They constantly stressed the low likelihood of being good enough to play professionally and were relentless with regard to me not ‘wasting my time’ on sports and focusing on other things therefore I always had a pretty good perspective on my abilities and ‘chances’ … all the while I had coaches tugging at me to play and practice and ‘maximize’ the ability I did have.

 

 

I am not sure it was the tug-of-war was the best thing for my esteem but it certainly gave me a realistic point of view when the time came to hang up my cleats & glove.

 

 

But it is not easy.

 

By the time you reach college level of sports you know you are ‘good’ … and have attained at least a higher level on the athletic pyramid. For years an athlete moves on to higher and higher levels of competition and by getting to a college level an athlete actually gets to a level that is maybe 95%+ higher level than your peers.

 

 

In basketball … a little over 3% of high school men’s and women’s basketball players make it to the college level. mature 69 percent

 

In football … maybe 6% of high school football players make it to the college level.

 

 

Success breeds some confidence … but the research also suggests it also breeds some delusional thinking with regard to what is possible.

 

 

What the hell.

 

You made it this far … why not all the way?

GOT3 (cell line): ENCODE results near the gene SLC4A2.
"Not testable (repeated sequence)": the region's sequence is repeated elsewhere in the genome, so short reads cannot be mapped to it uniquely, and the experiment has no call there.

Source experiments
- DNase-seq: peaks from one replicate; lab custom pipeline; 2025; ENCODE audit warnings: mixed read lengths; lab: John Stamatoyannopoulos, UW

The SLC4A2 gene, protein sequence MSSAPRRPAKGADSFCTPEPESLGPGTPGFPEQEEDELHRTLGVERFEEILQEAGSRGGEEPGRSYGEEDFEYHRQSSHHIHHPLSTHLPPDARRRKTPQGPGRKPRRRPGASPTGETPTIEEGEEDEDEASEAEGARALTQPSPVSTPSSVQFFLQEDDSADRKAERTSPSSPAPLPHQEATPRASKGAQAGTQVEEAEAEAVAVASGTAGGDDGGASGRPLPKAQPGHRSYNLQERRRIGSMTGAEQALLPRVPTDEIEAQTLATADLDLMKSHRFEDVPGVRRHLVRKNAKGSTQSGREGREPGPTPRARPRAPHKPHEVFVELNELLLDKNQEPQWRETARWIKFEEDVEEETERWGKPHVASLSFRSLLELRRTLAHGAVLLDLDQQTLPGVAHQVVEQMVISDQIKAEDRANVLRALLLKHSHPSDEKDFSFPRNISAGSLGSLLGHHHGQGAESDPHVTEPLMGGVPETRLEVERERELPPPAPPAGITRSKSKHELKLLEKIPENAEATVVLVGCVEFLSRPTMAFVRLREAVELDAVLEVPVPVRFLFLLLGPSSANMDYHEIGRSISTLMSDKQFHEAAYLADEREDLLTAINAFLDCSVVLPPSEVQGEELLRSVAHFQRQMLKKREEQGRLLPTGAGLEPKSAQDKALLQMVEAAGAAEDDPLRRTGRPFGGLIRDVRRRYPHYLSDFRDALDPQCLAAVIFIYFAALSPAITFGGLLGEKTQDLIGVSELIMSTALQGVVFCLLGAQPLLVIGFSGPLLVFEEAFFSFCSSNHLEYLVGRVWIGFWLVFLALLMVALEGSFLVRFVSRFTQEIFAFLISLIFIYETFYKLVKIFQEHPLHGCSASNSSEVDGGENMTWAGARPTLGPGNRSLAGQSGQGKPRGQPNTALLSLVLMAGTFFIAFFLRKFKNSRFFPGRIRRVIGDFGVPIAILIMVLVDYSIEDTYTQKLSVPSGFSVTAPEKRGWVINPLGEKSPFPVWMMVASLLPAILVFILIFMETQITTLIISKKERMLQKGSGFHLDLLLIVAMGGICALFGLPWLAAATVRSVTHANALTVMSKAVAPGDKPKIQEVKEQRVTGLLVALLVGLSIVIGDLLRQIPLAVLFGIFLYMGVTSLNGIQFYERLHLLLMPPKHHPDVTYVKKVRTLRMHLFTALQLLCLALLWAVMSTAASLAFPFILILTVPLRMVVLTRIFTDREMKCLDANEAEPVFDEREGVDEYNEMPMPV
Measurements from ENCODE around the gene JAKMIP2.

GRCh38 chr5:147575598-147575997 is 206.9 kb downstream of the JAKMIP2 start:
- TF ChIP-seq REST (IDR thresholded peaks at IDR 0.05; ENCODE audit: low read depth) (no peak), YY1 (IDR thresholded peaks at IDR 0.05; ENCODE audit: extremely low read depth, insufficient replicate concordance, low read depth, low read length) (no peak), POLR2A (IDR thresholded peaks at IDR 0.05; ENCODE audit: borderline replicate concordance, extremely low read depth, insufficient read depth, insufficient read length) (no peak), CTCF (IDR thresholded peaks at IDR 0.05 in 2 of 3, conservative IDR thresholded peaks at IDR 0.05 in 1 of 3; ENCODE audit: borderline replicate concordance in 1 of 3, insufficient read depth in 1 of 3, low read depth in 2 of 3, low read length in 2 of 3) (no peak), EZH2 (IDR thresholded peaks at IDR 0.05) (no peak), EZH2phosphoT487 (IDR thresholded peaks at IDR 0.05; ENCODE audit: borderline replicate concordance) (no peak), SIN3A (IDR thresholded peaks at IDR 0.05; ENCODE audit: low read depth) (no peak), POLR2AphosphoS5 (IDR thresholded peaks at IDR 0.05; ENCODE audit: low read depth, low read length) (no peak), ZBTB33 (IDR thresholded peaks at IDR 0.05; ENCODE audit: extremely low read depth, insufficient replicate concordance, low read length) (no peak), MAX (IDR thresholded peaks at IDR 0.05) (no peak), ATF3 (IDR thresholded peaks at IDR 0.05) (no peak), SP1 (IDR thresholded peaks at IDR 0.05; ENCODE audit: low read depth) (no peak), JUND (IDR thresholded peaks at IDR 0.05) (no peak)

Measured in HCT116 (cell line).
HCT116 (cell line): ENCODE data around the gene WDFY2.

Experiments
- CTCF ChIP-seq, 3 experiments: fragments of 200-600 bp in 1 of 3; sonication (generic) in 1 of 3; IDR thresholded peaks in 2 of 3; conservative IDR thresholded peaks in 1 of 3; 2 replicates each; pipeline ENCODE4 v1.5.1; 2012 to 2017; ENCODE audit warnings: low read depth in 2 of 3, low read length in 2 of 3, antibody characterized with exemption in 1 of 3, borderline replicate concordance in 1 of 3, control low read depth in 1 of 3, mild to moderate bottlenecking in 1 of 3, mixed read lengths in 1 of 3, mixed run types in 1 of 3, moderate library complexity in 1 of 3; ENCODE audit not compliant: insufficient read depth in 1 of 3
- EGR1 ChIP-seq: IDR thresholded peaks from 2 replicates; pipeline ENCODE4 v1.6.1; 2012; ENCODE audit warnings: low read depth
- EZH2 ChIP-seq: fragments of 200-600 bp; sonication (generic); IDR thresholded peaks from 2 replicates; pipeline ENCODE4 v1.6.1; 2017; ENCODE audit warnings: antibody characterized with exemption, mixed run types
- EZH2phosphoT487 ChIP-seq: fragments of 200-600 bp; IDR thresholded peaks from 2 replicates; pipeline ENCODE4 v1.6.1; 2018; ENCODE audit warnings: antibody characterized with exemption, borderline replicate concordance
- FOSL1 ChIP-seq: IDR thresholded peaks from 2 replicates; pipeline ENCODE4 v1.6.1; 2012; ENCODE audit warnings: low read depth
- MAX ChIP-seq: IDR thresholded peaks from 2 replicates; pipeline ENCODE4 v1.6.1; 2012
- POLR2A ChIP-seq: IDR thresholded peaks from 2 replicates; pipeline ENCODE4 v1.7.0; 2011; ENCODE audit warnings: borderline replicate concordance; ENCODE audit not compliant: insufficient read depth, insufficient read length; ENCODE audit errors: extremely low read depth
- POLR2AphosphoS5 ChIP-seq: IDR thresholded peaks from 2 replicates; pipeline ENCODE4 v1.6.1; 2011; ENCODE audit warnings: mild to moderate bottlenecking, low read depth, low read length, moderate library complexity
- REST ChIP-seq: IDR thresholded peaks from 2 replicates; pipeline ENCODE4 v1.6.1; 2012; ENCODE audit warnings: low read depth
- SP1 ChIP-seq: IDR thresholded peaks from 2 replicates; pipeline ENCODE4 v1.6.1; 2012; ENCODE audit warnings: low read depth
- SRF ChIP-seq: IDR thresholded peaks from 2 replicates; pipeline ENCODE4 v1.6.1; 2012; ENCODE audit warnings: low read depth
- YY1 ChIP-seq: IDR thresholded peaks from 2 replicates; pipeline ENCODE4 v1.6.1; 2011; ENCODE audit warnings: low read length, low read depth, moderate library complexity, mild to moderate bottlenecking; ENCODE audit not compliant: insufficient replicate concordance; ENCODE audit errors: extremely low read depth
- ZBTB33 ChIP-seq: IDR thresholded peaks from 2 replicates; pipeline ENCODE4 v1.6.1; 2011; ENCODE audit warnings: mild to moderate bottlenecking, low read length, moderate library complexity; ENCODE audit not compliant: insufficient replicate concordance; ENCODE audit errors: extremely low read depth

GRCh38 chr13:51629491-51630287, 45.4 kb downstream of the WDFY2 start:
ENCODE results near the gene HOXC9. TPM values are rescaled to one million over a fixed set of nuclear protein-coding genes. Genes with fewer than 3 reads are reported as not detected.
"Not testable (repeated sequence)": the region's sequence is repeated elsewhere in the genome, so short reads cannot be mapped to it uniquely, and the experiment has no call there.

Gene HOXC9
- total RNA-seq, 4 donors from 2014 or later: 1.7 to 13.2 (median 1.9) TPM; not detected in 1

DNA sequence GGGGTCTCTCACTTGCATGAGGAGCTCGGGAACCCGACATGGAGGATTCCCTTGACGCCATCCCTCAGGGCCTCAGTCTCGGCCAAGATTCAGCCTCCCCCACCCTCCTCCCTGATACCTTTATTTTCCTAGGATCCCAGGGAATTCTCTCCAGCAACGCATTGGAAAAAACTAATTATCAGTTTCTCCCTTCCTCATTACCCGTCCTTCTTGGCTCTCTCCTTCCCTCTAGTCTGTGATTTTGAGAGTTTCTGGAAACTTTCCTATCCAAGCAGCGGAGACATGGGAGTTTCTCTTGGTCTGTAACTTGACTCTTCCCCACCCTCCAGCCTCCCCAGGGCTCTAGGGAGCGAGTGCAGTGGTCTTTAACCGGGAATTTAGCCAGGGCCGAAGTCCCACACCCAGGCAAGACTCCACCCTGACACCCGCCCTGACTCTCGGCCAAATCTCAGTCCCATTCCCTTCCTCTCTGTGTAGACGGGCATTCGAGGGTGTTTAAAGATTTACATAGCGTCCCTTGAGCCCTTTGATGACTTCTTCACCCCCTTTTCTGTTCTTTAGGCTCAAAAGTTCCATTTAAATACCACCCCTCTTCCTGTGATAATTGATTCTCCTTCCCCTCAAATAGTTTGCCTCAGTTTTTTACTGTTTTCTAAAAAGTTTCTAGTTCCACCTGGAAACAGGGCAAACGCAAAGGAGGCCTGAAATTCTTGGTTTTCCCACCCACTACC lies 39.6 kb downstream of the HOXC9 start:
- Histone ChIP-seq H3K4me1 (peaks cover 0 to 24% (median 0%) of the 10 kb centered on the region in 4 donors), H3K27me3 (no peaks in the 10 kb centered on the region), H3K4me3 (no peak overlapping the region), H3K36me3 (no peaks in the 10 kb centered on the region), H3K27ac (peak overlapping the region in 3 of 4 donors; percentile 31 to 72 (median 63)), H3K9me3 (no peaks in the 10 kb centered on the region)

And in today’s world <which is NOTHING like when I grew up> we have elevated youth sports to such a level we almost create a celebrity status to not only successful teams <which inflates the egos of the individuals even if they are not stars> as well as the actual stars themselves.

 

 

We, adults, do this because we tend to believe confidence can elevate talent … or that a higher level of confidence can help overcome any real odds of ‘yikes, we should lose this one.’

 

 

 

Breeding confidence in a young person is a delicate balance and we adults are anything but delicate with regard to the young & sports.

 

 

This actually creates the “athlete student” problem <note: I did not say student athlete>.

 

 

We have created a breed of young athlete that considers academics beneath them because they are “going to play professional sports.”

 

 

Yes. This is a delusion for most.

 

But those who could actually judge talent the best, coaches, have no incentive to create a work ethic in academics <or social skills, emotional maturity and improving their reading, writing, and analytical skills beyond elementary school in order to “win” at something bigger> unless it is associated with ‘eligibility.’

 

 

Sure.

 

We can find some coach exceptions.

 

 

But then there are we adults … who fuck everything up.

 

 

The head of the NCAA has clearly stated … “explaining to athletes that their passion — and years of hard work — is not likely to lead to a career is an uncomfortable but necessary conversation to have.”

listen hand

==

“How can we help them understand the realities of what that looks like?

What can we change to give them a more realistic sense of it? How do we get a handle on that?

How can we provide them with a greater sense of the realities and what that looks like?”

==

 

 

The NCAA clearly advertises: “there are 400,000 NCAA student-athletes, and almost all of them will go pro in something other than sports.”
Young athletes don’t always absorb the message.

 

But that is mostly because we adults haven’t learned the delicate balance of managing reality, dreams and confidence.
Reality is tough.

Reality is often captured in some harsh truth.